Could that opportunity lie in New York, say, within the walls of Madison Square Garden?
Kerr wouldn't say, but he did admit to remaining close with Jackson.
"We’ve stayed close over the years," Kerr told Patrick. "He’s in Los Angeles and I’m in San Diego. I see him occasionally … we email quite a bit. We stay in touch. I played for him for five years. We share that bond and the love for the game. We talk basketball when we get together."
Basketball? As in, "Will you coach the Knicks next season?"
Kerr still wouldn't say. But it doesn't matter.
Rumors and speculation aside, he's a natural candidate for any Jackson-counseled franchise. Not only does he have an existing relationship with the Zen Master, but he spent five years playing in Jackson's notorious and mysterious Triangle offense.
As far as comfort goes, the fit is there—for Jackson and Kerr, not the Knicks.
One Too Many Risks
New York is already taking a gamble on Jackson.
Bringing him in was an aggressive move aimed at altering perception of a team that has no plans to cease retooling through free-agent and superstar gambits. For what the Knicks want—even if that includes a $60 million scapegoat—it was a good move.
But Jackson, for the first time in decades, is a neophyte. The extent of his front office experience includes trifling responsibilities, the most noteworthy of which came last summer, when he advised the Detroit Pistons' coaching search. That stint as a consultant culminated in the hiring of Mo Cheeks, who lasted all of 50 games before being shown the door.
Like it or not, Jackson is a risk. A big one. Fans won't settle for a coaching legend turned patsy. They want results and stability. Jackson's arrival is precarious enough. Despite what anyone hopes, the impact he will have remains unknown. Now the Knicks are supposed to add a rookie head coach to the fold?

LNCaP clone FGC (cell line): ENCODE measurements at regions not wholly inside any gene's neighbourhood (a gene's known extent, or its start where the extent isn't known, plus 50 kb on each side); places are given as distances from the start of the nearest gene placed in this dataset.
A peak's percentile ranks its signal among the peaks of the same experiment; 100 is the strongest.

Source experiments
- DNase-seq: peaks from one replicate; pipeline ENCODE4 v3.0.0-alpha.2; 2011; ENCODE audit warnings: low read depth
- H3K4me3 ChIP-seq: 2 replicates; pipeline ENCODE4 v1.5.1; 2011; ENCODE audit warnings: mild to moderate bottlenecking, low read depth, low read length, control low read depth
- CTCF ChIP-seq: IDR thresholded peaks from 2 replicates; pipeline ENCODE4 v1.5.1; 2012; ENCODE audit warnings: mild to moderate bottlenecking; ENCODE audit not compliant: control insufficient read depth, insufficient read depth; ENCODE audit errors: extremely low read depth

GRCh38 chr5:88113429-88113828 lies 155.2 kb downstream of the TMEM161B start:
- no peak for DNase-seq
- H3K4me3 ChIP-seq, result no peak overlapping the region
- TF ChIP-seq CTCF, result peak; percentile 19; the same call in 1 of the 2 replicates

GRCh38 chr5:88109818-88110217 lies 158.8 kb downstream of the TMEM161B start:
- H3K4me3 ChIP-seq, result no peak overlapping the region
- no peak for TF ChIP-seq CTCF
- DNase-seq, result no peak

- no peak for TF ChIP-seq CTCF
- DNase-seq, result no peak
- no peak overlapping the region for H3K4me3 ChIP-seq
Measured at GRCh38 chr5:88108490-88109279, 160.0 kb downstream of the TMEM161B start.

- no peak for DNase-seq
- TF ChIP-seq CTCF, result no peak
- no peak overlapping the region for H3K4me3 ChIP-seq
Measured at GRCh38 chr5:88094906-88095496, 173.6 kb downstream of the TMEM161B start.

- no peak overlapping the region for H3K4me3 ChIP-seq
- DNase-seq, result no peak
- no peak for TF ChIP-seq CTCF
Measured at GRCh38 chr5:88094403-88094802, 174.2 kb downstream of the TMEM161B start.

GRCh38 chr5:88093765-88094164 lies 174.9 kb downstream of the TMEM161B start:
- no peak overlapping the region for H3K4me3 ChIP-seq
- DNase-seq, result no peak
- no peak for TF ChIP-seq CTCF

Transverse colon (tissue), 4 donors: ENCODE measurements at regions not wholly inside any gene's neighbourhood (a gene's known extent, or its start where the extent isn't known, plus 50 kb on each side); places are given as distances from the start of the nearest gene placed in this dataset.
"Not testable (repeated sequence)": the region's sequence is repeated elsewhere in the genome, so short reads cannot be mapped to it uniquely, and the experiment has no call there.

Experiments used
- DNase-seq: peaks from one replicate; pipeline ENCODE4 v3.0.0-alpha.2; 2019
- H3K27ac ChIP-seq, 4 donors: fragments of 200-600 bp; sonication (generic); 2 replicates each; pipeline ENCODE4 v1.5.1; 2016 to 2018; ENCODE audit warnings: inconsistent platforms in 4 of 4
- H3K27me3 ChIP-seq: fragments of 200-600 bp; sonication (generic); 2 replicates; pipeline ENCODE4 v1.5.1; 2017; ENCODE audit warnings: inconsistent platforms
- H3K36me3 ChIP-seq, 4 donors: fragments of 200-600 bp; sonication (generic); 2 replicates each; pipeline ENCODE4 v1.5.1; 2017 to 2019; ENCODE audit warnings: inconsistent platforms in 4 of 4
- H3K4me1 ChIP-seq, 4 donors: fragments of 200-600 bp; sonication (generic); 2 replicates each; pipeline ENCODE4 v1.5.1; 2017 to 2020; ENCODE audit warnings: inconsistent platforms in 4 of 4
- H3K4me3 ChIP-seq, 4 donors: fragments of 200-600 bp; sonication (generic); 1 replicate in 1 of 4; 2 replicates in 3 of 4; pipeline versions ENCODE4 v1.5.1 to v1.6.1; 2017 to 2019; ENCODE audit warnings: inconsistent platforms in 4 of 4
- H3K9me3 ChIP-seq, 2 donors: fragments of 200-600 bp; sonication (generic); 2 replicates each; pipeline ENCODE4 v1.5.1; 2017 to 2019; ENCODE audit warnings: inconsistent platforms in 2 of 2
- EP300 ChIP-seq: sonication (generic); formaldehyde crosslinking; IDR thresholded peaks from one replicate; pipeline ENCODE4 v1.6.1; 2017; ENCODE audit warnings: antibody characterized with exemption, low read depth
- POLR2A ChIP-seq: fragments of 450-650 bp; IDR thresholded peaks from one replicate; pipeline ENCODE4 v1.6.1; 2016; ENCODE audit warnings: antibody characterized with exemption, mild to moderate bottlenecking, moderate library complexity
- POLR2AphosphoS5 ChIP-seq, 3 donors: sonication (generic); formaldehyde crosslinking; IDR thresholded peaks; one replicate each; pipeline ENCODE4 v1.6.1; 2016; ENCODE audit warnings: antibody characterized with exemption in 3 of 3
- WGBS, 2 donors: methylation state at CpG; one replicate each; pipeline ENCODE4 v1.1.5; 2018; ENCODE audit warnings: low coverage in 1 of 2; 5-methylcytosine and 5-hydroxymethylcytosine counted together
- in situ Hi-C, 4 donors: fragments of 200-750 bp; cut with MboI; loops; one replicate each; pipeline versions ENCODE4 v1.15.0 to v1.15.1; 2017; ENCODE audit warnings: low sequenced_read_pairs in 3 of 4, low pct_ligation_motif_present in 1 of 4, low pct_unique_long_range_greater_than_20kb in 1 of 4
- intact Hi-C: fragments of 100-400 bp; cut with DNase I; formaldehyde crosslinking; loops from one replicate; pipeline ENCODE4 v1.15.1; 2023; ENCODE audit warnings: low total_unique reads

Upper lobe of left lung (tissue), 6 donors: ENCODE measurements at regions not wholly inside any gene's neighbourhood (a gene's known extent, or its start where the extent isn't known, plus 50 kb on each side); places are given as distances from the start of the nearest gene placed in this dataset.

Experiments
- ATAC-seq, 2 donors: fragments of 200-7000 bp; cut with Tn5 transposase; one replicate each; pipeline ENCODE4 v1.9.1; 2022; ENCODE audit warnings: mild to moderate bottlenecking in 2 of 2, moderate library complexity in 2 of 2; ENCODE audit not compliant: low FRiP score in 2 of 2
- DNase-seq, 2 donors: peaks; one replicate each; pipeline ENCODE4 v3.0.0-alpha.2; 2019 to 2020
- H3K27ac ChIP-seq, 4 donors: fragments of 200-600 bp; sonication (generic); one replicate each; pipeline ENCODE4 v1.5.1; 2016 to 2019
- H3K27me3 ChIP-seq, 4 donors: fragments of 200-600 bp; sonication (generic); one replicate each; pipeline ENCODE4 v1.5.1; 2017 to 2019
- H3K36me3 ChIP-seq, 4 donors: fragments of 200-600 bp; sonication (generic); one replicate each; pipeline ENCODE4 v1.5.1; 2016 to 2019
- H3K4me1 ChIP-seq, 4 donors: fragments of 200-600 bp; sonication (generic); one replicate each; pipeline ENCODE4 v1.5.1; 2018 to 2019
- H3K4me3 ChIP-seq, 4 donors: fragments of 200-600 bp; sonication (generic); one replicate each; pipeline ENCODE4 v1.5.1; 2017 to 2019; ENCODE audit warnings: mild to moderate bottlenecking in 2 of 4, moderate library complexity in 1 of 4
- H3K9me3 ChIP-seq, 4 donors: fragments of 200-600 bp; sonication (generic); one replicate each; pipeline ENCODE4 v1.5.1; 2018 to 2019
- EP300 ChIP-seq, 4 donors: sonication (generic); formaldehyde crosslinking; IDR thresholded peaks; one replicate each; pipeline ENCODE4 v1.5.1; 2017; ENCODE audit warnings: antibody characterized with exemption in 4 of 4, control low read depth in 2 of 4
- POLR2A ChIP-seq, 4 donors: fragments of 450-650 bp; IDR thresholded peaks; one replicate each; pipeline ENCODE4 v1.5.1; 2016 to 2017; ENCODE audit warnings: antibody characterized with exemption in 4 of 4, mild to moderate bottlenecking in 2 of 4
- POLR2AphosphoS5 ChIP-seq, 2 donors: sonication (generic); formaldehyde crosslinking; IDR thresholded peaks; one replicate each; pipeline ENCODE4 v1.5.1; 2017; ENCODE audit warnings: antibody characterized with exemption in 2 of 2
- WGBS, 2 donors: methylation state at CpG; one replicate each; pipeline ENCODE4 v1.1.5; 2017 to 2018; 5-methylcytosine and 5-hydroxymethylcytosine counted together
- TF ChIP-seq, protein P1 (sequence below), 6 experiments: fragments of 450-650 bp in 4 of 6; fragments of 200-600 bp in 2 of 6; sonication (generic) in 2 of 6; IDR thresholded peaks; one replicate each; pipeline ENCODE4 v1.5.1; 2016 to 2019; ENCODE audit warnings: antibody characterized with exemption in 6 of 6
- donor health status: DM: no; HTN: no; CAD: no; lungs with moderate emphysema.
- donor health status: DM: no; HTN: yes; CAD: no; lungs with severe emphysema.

Pass. Respectfully, of course, but still pass.
Jackson, per Isola, is in New York to land the big fish. That's not limited to superstar free-agent players. It includes coaches.
The Knicks will want another big name to fortify their current situation, someone with experience and credentials that rival Jackson's.
Someone who won't necessarily support the Triangle offense.
Yes, I'm serious. While built for teams without elite point guards, the Triangle is complex and difficult to implement. Many a coach not named Phil Jackson has failed to effectively use it in the past, as Pro Basketball Talk's Brett Pollakoff pointed out last season:
The Triangle Offense isn’t an easy one to implement, nor is it an easy one to teach to a team without the proper pieces to run it successfully. Jackson had the offense’s architect, Tex Winter, as a member of his staff throughout, along with assistants Frank Hamblen and Jim Cleamons who were familiar with it inside and out and able to teach and run it seamlessly.
Kurt Rambis tried to bring it with him to a rebuilding Minnesota team, and failed miserably doing so, getting fired after compiling a brutal record of 32-132 in his two seasons there.